Even though the exact etiological mechanisms are not yet known, there is almost universal agreement that Attention-Deficit/Hyperactivity Disorder (ADHD) is a biologically-based disorder, involving impaired self- regulation and producing cognitive, motor, social and behavioral consequences. Evidence-based treatments for ADHD focus on reducing symptoms and impairments of the disorder either through pharmacological means, the use of behavioral therapy, or both. Effects from these treatments are difficult to maintain over time (Jensen et al., 2007), and behavioral treatments are viewed as burdensome to implement by some parents and teachers. Furthermore, despite its established efficacy, pharmacological intervention is controversial in society and is viewed as unacceptable to some families. Thus, the need for additional interventions, particularly those with the potential to offer new options to families and to address ADHD symptoms at the level of brain processes, remains pressing. Towards this end, we pursue an exciting new frontier in ADHD research involving the application of an aerobic physical activity intervention for addressing the disorder, as well as its associated impairments. We approach this goal from an interdisciplinary perspective, combining expertise in neuroscience, kinesiology and both biobehavioral and clinical psychology. Importantly, our preliminary work that is based both on a rodent model of ADHD and on human work with children suggests that aerobic physical activity reduces symptoms characteristic of ADHD. Therefore, we adopt a translational strategy, including both human and animal studies, to address five specific aims: First, we examine the effect of aerobic physical activity on hyperactivity/impulsivity and inattention as well as cognitive, motor, behavioral, and social functioning in young children (ages 5-8 yrs.) and young rats (approximately 40 days old) selected for the presence of ADHD or ADHD-like symptoms, respectively. Second, we examine the minimal length of physical activity intervention required to produce an effect. Third, we examine the persistence of these effects. Fourth, through animal work, we examine the most likely neural plasticity mechanisms that may underlie the effects of physical activity on hyperactivity/impulsivity and inattention through analysis of hippocampal neurogenesis and brain derived neurotrophic factor levels.

Public Health Relevance

There is almost universal agreement that Attention-Deficit/Hyperactivity Disorder (ADHD) is a biologically- based disorder, involving impaired self-regulation and producing cognitive, motor, behavioral, and social consequences. We pursue an exciting new frontier in ADHD research, applying an aerobic physical activity intervention to address the disorder, as well as its associated impairments. We approach this goal from an interdisciplinary perspective, combining expertise in neuroscience, kinesiology, and both biobehavioral and clinical psychology.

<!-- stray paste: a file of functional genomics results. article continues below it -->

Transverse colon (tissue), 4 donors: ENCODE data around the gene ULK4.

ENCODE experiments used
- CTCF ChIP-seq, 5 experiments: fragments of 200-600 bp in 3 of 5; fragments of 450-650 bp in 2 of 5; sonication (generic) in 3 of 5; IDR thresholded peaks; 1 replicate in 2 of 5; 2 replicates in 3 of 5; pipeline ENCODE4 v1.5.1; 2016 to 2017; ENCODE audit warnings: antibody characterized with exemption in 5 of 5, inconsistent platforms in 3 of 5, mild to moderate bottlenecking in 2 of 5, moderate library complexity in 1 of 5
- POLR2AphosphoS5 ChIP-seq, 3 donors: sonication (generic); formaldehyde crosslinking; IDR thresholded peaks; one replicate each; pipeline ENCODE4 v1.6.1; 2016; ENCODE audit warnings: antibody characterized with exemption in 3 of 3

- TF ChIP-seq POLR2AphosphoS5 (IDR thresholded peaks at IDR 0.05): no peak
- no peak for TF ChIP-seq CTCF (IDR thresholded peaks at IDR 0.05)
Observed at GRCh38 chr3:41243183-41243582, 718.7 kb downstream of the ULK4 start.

Agency
National Institute of Health (NIH)
Institute
National Institute of Mental Health (NIMH)
Type
Research Project (R01)
Project #
5R01MH082893-05
Application #
8435468
Study Section
Special Emphasis Panel (ZMH1-ERB-C (02))
Program Officer
Friedman-Hill, Stacia
Project Start
2009-05-08
Project End
2015-01-31
Budget Start
2013-02-01
Budget End
2015-01-31
Support Year
5
Fiscal Year
2013
Total Cost
$540,583
Indirect Cost
$97,733
Name
University of Vermont & St Agric College
Department
Psychology
Type
Schools of Arts and Sciences
DUNS #
066811191
City
Burlington
State
VT
Country
United States
Zip Code
05405
Hoza, Betsy; Smith, Alan L; Shoulberg, Erin K et al. (2015) A randomized trial examining the effects of aerobic physical activity on attention-deficit/hyperactivity disorder symptoms in young children. J Abnorm Child Psychol 43:655-67
Robinson, Andrea M; Bucci, David J (2014) Individual and combined effects of physical exercise and methylphenidate on orienting behavior and social interaction in spontaneously hypertensive rats. Behav Neurosci 128:703-12
Robinson, A M; Bucci, D J (2014) Physical exercise during pregnancy improves object recognition memory in adult offspring. Neuroscience 256:53-60
Thanellou, Alexandra; Green, John T (2013) Cerebellar structure and function in male Wistar-Kyoto hyperactive rats. Behav Neurosci 127:311-24
Eddy, Meghan C; Rifken, Katharine M; Toufexis, Donna J et al. (2013) Gonadal hormones and voluntary exercise interact to improve discrimination ability in a set-shift task. Behav Neurosci 127:744-54
Green, John T; Chess, Amy C; Conquest, Cynthia J et al. (2011) Conditioned inhibition in a rodent model of attention-deficit/hyperactivity disorder. Behav Neurosci 125:979-87
Chess, Amy C; Raymond, Brittany E; Gardner-Morse, Ira G et al. (2011) Set shifting in a rodent model of attention-deficit/hyperactivity disorder. Behav Neurosci 125:372-82
Hopkins, M E; Nitecki, R; Bucci, D J (2011) Physical exercise during adolescence versus adulthood: differential effects on object recognition memory and brain-derived neurotrophic factor levels. Neuroscience 194:84-94
Robinson, Andrea M; Hopkins, Michael E; Bucci, David J (2011) Effects of physical exercise on ADHD-like behavior in male and female adolescent spontaneously hypertensive rats. Dev Psychobiol 53:383-90
Green, John T; Chess, Amy C; Burns, Montana et al. (2011) The effects of two forms of physical activity on eyeblink classical conditioning. Behav Brain Res 219:165-74

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